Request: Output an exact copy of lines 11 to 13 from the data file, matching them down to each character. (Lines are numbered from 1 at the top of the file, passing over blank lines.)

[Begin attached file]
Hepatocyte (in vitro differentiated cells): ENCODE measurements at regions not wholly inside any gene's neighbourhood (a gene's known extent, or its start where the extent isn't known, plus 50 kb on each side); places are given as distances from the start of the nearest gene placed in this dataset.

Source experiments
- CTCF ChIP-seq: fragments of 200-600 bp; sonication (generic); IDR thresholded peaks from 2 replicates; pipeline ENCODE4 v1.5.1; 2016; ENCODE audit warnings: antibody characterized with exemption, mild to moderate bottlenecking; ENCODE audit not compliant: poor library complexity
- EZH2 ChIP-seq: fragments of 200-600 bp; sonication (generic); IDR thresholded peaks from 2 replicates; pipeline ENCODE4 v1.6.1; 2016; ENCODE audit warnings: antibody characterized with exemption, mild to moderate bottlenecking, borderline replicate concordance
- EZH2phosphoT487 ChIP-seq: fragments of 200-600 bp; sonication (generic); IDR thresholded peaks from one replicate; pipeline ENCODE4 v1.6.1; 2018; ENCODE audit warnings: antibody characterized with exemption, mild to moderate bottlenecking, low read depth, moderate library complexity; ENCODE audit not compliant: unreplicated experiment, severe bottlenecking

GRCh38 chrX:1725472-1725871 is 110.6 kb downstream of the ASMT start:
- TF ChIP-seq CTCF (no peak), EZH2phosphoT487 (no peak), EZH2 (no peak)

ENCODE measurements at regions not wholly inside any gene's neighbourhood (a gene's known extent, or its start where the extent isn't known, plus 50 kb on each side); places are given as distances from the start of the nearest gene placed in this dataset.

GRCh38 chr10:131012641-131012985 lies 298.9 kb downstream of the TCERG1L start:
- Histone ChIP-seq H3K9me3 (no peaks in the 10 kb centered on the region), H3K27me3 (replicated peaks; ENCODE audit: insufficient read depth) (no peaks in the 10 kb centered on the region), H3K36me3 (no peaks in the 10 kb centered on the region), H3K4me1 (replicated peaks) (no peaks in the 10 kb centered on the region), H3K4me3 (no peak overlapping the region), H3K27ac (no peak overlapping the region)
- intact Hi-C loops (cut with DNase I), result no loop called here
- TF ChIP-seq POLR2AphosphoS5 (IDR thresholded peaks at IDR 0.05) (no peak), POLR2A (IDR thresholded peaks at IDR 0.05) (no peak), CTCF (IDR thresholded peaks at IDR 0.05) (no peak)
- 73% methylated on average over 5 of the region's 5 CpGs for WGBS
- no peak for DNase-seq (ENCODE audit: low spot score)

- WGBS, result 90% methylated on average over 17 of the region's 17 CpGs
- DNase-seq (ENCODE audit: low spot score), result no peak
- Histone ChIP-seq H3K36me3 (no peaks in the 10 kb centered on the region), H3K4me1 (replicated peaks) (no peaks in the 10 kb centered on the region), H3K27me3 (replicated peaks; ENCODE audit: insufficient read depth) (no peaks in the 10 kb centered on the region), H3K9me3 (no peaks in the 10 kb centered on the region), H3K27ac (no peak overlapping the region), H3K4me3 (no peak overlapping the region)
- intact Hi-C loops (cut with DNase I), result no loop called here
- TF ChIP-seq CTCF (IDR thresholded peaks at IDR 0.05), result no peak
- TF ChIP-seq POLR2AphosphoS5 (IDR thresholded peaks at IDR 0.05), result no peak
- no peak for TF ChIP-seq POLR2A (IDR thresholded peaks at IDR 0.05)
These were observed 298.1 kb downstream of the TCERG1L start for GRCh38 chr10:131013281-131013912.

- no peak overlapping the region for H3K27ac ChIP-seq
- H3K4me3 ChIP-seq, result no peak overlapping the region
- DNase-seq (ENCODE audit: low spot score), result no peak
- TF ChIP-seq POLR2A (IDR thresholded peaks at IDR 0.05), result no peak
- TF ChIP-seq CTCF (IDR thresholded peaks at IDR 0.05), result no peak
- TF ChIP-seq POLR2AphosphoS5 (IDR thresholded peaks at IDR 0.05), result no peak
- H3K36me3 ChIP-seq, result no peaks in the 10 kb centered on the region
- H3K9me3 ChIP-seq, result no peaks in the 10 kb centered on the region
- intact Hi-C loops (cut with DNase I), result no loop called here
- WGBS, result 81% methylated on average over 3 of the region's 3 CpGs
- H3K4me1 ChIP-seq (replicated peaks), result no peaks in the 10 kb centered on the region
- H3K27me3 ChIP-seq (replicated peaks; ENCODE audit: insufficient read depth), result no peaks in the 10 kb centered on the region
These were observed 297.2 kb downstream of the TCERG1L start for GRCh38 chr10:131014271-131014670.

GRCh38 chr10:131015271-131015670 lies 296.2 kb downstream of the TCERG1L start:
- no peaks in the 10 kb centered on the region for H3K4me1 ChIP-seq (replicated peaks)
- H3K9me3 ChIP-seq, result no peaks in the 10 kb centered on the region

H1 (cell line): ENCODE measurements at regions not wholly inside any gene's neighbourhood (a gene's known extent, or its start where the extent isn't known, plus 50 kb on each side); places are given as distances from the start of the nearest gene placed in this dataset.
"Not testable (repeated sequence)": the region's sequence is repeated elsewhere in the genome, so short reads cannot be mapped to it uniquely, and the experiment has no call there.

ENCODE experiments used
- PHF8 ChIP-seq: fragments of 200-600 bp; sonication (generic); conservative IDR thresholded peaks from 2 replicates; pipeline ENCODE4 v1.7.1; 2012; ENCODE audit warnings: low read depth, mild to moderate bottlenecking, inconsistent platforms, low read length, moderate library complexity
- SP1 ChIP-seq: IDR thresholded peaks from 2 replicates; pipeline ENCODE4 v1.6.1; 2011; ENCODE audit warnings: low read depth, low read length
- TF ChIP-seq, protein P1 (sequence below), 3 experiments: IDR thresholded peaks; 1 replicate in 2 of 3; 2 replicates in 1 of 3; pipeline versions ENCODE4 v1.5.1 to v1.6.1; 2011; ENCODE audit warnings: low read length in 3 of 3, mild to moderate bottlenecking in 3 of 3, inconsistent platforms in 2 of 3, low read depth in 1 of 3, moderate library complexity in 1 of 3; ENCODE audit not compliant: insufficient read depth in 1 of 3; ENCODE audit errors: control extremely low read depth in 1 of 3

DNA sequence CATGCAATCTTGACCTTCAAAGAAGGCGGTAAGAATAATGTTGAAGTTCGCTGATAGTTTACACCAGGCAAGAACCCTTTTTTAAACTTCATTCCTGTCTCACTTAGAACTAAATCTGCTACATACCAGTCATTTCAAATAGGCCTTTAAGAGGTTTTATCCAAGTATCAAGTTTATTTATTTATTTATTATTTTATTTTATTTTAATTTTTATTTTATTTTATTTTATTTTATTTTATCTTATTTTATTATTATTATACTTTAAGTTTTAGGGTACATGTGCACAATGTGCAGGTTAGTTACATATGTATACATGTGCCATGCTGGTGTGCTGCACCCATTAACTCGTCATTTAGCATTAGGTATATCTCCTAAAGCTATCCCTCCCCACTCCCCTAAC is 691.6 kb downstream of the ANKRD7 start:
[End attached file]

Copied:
- intact Hi-C loops (cut with DNase I), result no loop called here
- TF ChIP-seq POLR2AphosphoS5 (IDR thresholded peaks at IDR 0.05) (no peak), POLR2A (IDR thresholded peaks at IDR 0.05) (no peak), CTCF (IDR thresholded peaks at IDR 0.05) (no peak)
- 73% methylated on average over 5 of the region's 5 CpGs for WGBS